Windows Wireless Networking Information Disclosure Vulnerability
%%cve:2020-24587%% No No Less Likely Less Likely Important 6.5 5.7
Windows Wireless Networking Spoofing Vulnerability
%%cve:2020-24588%% No No Less Likely Less Likely Important 6.5 5.7
%%cve:2020-26144%% No No Less Likely Less Likely Important 6.5 5.7


Renato Marinho
Morphus Labs| LinkedIn|Twitter

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Correctly Validating IP Addresses: Why encoding matters for input validation., (Mon, May 10th)

Recently, a number of libraries suffered from a very similar security flaw: IP addresses expressed in octal were not correctly interpreted. The result was that an attacker was able to bypass input validation rules that restricted IP addresses to specific subnets. 

The vulnerability was documented in (this list is unlikely to be complete):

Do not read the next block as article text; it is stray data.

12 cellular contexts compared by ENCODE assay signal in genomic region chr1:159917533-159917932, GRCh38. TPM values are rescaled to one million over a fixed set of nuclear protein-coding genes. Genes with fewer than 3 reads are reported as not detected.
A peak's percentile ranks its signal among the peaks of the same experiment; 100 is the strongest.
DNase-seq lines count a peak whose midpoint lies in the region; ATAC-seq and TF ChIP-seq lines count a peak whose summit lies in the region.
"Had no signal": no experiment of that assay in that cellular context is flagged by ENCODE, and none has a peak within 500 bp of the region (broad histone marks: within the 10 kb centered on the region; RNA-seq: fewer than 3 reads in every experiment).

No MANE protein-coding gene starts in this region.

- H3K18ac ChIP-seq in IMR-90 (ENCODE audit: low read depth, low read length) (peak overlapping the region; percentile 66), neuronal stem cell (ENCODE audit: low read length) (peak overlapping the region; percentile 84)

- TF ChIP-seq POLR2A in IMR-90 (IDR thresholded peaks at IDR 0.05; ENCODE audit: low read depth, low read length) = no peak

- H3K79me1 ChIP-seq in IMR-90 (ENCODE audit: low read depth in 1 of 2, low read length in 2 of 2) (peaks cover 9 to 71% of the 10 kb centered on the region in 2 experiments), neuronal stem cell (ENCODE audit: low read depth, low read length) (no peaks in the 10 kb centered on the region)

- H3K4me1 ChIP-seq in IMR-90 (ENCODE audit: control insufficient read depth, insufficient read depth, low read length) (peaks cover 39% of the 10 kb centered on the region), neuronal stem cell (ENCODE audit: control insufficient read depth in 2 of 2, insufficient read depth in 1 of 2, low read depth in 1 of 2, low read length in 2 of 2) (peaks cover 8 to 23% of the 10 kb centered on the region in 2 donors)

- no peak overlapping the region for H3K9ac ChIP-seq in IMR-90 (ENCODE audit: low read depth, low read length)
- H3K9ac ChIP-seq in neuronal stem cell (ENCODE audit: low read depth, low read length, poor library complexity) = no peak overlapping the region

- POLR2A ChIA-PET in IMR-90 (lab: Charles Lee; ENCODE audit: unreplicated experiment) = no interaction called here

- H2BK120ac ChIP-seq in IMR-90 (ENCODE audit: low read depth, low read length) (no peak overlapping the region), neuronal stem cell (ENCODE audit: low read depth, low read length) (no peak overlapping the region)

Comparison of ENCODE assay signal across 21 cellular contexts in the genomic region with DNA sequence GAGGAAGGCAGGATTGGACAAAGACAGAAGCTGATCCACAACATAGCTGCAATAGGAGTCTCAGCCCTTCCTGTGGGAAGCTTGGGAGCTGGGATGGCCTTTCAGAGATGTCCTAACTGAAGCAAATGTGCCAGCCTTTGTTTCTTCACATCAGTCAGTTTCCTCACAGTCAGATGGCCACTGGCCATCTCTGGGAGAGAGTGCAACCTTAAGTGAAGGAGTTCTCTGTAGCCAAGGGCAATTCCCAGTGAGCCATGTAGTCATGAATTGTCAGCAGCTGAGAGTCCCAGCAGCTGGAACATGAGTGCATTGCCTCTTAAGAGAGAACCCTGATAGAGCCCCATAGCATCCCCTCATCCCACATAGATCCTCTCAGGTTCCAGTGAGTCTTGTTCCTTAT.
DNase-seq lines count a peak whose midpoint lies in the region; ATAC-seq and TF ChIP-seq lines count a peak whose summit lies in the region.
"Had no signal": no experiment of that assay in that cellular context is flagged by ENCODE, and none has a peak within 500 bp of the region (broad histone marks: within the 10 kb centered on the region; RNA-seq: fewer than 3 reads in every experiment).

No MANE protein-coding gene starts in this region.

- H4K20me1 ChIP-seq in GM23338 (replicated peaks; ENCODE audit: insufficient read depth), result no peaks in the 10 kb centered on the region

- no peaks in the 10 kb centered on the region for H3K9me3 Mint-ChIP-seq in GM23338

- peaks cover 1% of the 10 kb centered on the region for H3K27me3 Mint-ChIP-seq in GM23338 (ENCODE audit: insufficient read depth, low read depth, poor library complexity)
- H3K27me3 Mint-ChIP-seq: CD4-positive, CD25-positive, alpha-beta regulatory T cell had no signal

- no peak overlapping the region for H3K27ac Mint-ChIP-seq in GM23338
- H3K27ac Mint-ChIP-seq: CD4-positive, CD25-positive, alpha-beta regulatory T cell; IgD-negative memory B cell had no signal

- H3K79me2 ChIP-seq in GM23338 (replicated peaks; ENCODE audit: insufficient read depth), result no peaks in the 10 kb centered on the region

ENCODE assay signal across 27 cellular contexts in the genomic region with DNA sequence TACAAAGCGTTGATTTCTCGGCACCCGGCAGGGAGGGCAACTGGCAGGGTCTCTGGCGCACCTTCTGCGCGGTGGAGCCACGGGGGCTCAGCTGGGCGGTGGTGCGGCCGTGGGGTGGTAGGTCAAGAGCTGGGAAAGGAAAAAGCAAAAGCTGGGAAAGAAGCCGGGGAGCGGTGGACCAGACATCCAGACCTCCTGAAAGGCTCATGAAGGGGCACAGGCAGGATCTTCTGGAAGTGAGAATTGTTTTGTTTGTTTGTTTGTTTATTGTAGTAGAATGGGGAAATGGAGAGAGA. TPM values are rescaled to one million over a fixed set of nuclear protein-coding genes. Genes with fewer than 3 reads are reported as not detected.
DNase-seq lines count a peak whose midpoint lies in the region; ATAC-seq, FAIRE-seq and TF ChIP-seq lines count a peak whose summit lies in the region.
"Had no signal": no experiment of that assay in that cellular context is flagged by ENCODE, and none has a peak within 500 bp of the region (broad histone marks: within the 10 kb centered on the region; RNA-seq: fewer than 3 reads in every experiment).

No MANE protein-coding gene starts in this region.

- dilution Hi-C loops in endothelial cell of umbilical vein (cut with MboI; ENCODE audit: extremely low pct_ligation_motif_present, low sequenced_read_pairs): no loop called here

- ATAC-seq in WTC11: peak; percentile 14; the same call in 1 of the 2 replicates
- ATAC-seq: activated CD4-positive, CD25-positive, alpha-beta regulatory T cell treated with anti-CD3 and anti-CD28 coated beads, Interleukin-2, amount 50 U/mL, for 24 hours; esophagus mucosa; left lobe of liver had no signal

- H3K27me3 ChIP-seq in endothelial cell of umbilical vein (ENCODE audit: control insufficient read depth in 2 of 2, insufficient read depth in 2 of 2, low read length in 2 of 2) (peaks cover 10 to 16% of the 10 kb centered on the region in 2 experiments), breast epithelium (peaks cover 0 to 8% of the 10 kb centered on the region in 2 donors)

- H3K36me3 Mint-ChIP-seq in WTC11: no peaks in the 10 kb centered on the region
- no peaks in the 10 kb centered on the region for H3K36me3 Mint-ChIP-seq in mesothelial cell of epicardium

• Node.js netmask package [1]
  • Perl (various packages) [2]
  • Python stdlib ipaddress module [3]

All of these vulnerabilities were caused by a similar problem: These libraries attempted to parse IP addresses as a string. Later, standard-based “socket” libraries were used to establish the actual connection. The socket libraries have their own “inet_aton” function to convert an IP address string to a long unsigned integer.

It isn’t an accident that security researchers started to look at these libraries right now. More and more of our applications have surrendered data to cloud services and implement APIs to access the data. Server-Side Request Forgery (SSRF) is becoming more of an issue as a result. And to restrict which IP address a particular application may connect to, we often use the libraries above.

As a simple test string, use “010.010.010.010”. The leading “0” indicates that the address is octal. In “dotted decimal,” the address translates to Google’s name server 8.8.8.8.